(RxWiki News) Bump, set, spike! With those power moves as volleyball season gets underway, so come the stinging injuries with the slap of the ball.
With each hit, volleyball players are getting tiny blood clots in their hands, which are causing other problems as they practice and compete.
A high percentage of volleyball players are reporting symptoms stemming from these clots in their dominant hand, a new study has found.
"Back off play if your fingers hurt."
Sacs forming in the blood vessels of the hands are causing the problems. The vessels widen and close abnormally, causing sacs to form.
In volleyball, these clots are forming in the fingers and in the posterior circumflex humeral artery (PCHA).
The study, led by Mario Maas, MD, PhD, a professor in the Department of Radiology at the University of Amsterdam, looked at 99 male elite volleyball players from 10 Dutch national and beach volleyball teams.
The athletes averaged 24 years of age and about 6'4".
Researchers gave the players a questionnaire asking about their symptoms from the minor blood blockages in their hands.
More than half reported they had no history of cardiovascular disease in their families, 29 percent had a history of the disease, and 20 percent did not know.
Researchers found that the volleyball players had cold, blue or pale fingers in their dominant hand during or immediately after practice or competition 11 to 27 percent of the time.
Cold fingers occurred 27 percent of the time. Within this group, 41 percent had no cardiovascular disease in their families while another 41 percent did, so it's unclear whether family history affected the results.
Players had blue fingers during and immediately after practice 18 percent of the time, and after competition 11 percent of the time.
Pale fingers occurred 20 percent and 12 percent respectively.
The participants reported having some combination of cold and discolored fingers 12 percent of the time.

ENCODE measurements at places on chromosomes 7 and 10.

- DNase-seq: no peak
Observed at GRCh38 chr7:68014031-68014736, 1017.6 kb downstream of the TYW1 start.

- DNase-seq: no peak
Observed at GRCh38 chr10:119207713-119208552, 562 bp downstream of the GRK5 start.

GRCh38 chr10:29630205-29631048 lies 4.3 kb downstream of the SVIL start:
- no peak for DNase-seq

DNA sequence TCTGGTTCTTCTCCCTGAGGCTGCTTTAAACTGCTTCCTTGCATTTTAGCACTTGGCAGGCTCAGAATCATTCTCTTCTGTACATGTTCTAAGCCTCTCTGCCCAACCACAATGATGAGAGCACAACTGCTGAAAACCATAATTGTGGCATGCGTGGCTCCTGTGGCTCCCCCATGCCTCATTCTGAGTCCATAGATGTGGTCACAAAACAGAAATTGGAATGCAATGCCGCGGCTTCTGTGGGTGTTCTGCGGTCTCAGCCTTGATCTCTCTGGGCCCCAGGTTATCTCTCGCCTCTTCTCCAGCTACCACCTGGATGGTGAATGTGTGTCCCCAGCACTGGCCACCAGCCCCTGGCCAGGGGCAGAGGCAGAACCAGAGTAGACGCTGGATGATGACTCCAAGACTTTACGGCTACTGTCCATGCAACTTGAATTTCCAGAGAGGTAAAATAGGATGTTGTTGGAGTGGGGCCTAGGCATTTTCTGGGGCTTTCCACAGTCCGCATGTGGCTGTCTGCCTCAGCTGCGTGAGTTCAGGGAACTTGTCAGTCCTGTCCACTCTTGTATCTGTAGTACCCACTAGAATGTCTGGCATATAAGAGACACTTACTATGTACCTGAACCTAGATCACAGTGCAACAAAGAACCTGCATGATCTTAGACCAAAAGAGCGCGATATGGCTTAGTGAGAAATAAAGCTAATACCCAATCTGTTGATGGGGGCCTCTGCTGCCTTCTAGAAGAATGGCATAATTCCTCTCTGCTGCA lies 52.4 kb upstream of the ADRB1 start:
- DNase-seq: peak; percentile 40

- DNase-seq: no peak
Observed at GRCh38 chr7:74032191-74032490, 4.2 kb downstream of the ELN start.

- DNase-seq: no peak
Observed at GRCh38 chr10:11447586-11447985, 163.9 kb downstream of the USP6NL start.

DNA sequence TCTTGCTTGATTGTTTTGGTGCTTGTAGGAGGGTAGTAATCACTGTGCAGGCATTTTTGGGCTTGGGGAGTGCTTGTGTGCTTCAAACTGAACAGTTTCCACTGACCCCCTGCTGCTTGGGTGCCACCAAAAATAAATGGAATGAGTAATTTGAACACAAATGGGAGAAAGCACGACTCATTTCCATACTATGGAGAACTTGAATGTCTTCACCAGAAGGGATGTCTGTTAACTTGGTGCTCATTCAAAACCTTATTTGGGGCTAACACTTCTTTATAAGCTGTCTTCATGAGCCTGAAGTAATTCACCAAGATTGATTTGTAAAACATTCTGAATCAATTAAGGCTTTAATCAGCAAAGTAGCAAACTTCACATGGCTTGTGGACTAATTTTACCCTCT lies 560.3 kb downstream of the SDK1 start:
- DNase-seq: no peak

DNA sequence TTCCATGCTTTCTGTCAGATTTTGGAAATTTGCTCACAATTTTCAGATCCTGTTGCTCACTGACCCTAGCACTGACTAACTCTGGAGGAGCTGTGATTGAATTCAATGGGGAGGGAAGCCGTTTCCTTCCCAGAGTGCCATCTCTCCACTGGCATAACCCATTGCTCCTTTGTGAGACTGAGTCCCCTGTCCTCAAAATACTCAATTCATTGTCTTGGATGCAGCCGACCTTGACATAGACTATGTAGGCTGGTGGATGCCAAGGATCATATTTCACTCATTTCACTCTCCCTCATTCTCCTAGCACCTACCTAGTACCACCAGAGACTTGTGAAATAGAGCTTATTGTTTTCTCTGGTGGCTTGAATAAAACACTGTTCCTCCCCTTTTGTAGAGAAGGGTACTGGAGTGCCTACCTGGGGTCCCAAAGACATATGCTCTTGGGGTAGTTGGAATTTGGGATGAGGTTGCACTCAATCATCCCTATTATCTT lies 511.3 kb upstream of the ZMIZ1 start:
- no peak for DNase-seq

The authors say that the "number of volleyball players seen with symptoms of digital ischemia potentially as a result of pathological lesions with digital emboli represents only a fraction of the number of volleyball players who suffer" from the same conditions.
"Because symptoms mostly occur during practice or competition, surveillance might be most relevant after periods with increased physical activity, such as a few weeks after the start of the training season and a few weeks after the winter recess," the authors said in their study.
"Players might be more vulnerable in these periods."
The authors said volleyball players are potentially at risk of lowering blood flow to their hands, but more research on digital ischemia needs to be done.
"I think the condition itself is rare, and for that reason it's not...a condition players at a recreational level are going to experience," said Dr. Jonathan Reeser to Reuters, the physician director in the department of Physical Medicine and Rehabilitation at Marshfield Clinic in Marshfield, Wisconsin, who was not involved in the study.
"That said, it does happen, and usually it happens in the more competitive athletes, and so for that reason you really don't want to miss it."
Dan Clearfield, DO, a primary care sports medicine physician, has covered USA Volleyball and hasn't seen any injuries of this kind.
"This is exceedingly rare, and this type of injury in this type of sport is very unlikely," Dr. Clearfield said.
The authors declare they have no conflicts of interest in authorship and publication.
The study was published online Aug. 27 in the American Journal of Sports Medicine.